Graphium macleayanus (Leach, 1814)
Macleay's Swallowtail
(previously known as Papilio macleayanus)
Don Herbison-Evans
Stewart Newman & Stella Crossley

Graphium macleayanus
early instar
(Photo: courtesy of Wes Jenkinson)

This species was probably named after Alexander Macleay, a great international entomologist, and at that time (1814) the chairman of the Linnean Society of London. Later he emigrated to Australia, taking his great insect collection with him, and using it to found the Macleay Museum at the University of Sydney.

The Caterpillar is green with a humped thorax. Initially it has a black hump and a black forked tail. Later it becomes plain green with small white dots over the body, and two narrow yellow lines along the back. It feeds on the foliage various species of Sassafras:

  • Tasmanian Sassafras ( Atherosperma moschatum, MONIMIACEAE ),
  • Socketwood ( Daphnandra micrantha, MONIMIACEAE ),
  • Scentless Sassafras ( Daphnandra repandula, MONIMIACEAE ),
  • Australian Sassafras ( Doryphora sassafras, MONIMIACEAE ),

    and Australian native Pepper trees:

  • Tasmanian Pepper ( Tasmannia lanceolata, WINTERACEAE ),
  • Alpine Pepper ( Tasmannia xerophila, WINTERACEAE ).

    and various other subtropical trees, including:

  • Glasswood ( Geijera salicifolia, RUTACEAE ),
  • Camphor Laurel ( Cinnamomum camphora, LAURACEAE ),
  • Rose Maple ( Cryptocarya erythroxylon, LAURACEAE ),
  • White Walnut ( Cryptocarya hypospodia, LAURACEAE ),
  • Three veined Cryptocarya ( Cryptocarya triplinervis, LAURACEAE ),
  • Domatia Tree ( Endiandra discolor, LAURACEAE ), and
  • Hairy Walnut ( Endiandra pubens, LAURACEAE ).

    The caterpillar grows to a length of about 4 cms.

    Graphium macleayanus
    (Photo: courtesy of Wes Jenkinson)

    The pupa is green with thin pale lines and a peaked thorax. It suspended from a cremaster and girdle on the underside of foodplant leaf.

    Graphium macleayanus
    (Photo: courtesy of Rosemary Robins, Eureka, New South Wales)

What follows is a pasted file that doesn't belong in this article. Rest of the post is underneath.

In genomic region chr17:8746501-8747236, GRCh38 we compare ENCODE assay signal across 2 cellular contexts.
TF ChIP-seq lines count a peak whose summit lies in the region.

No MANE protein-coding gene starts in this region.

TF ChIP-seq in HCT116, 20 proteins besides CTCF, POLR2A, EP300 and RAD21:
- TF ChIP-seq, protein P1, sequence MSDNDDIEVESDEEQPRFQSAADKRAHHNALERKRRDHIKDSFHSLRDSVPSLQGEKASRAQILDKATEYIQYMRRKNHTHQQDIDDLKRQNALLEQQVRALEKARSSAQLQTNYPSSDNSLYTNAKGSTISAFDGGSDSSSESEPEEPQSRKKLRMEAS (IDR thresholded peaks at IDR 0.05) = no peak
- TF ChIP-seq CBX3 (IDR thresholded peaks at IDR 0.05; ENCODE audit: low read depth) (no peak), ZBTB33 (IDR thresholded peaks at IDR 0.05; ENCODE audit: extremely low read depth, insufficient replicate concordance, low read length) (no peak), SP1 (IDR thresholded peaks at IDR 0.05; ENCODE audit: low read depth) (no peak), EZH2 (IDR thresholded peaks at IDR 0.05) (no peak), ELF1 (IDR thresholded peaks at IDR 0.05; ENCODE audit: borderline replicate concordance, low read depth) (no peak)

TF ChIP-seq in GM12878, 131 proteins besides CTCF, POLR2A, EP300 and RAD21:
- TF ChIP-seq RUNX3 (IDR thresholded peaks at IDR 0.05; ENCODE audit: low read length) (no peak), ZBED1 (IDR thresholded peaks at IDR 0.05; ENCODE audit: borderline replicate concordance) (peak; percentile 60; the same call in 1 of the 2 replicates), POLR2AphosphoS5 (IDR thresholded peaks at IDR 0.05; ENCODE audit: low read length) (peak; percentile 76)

The adult butterflies have a wing span around 8 cms. The upperside of the wings is green with black and white markings. Unusually for butterflies. the legs are also green.

    Graphium macleayanus
    (Photo: courtesy of Di Donovan, Beecroft, New South Wales)

    Males congregate around hilltops, where they can be seen defending their territory from rival males and courting passing females. We used to watch them flying above the eucalypts at the highest point of a local hill. They rarely came down to a catchable height.

    Graphium macleayanus
    (Specimen: courtesy of the The Australian Museum)

    The undersides are green with black and brown margins.

    Graphium macleayanus
    camouflaged adult feeding on nectar,
    on Pittosporum undulatum, Kulnura ridgeline, New South Wales.
    (Photo: courtesy of Boris Branwhite, Wyong Shire, New South Wales)

    Various races have been described, including:

  • insulanum (Waterhouse, 1920) on Lord Howe Island,
  • macleayanum in Queensland and New South Wales, and
  • moggana Couchman, 1965, in Victoria and Tasmania, and
  • wilsoni Couchman, 1965, in Tasmania,
  • although the adults show a geographical and seasonal colour variation making the validity of the races wilsoni and insulanum doubtful.

    ( Australia Post, 1981)

    The eggs are round and pale green. They are laid singly on young shoots of a food plant.

    (Courtesy : Instant Scratchies)

    Further reading :

    Michael F. Braby,
    Butterflies of Australia,
    CSIRO Publishing, Melbourne 2000, vol. 1, pp. 256-258.

    Frank Jordan & Helen Schwencke,
    Create More Butterflies : a guide to 48 butterflies and their host-plants
    Earthling Enterprises, Brisbane, 2005, pp. 30, 64, 66.

    William Elford Leach,
    Zoological Miscellany; being Descriptions of New, or Interesting Animals,
    Volume 1 (1814), p. 17, and also Plate 5.

    Australian Butterflies
    Australian Moths

    (updated 22 December 2012, 24 February 2014, 12 May 2015)